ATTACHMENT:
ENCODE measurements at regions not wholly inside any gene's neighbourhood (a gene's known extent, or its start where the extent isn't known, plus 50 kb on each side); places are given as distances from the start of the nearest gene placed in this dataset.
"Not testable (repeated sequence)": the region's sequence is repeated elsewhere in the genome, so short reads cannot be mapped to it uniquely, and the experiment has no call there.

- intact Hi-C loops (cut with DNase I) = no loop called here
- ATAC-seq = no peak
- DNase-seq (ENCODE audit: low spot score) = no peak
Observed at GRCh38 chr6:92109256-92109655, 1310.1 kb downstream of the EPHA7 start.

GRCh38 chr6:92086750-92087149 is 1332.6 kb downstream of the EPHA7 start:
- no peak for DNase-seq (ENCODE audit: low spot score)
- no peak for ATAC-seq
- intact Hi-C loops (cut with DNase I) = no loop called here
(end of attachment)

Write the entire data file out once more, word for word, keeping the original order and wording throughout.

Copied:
ENCODE measurements at regions not wholly inside any gene's neighbourhood (a gene's known extent, or its start where the extent isn't known, plus 50 kb on each side); places are given as distances from the start of the nearest gene placed in this dataset.
"Not testable (repeated sequence)": the region's sequence is repeated elsewhere in the genome, so short reads cannot be mapped to it uniquely, and the experiment has no call there.

- intact Hi-C loops (cut with DNase I) = no loop called here
- ATAC-seq = no peak
- DNase-seq (ENCODE audit: low spot score) = no peak
Observed at GRCh38 chr6:92109256-92109655, 1310.1 kb downstream of the EPHA7 start.

GRCh38 chr6:92086750-92087149 is 1332.6 kb downstream of the EPHA7 start:
- no peak for DNase-seq (ENCODE audit: low spot score)
- no peak for ATAC-seq
- intact Hi-C loops (cut with DNase I) = no loop called here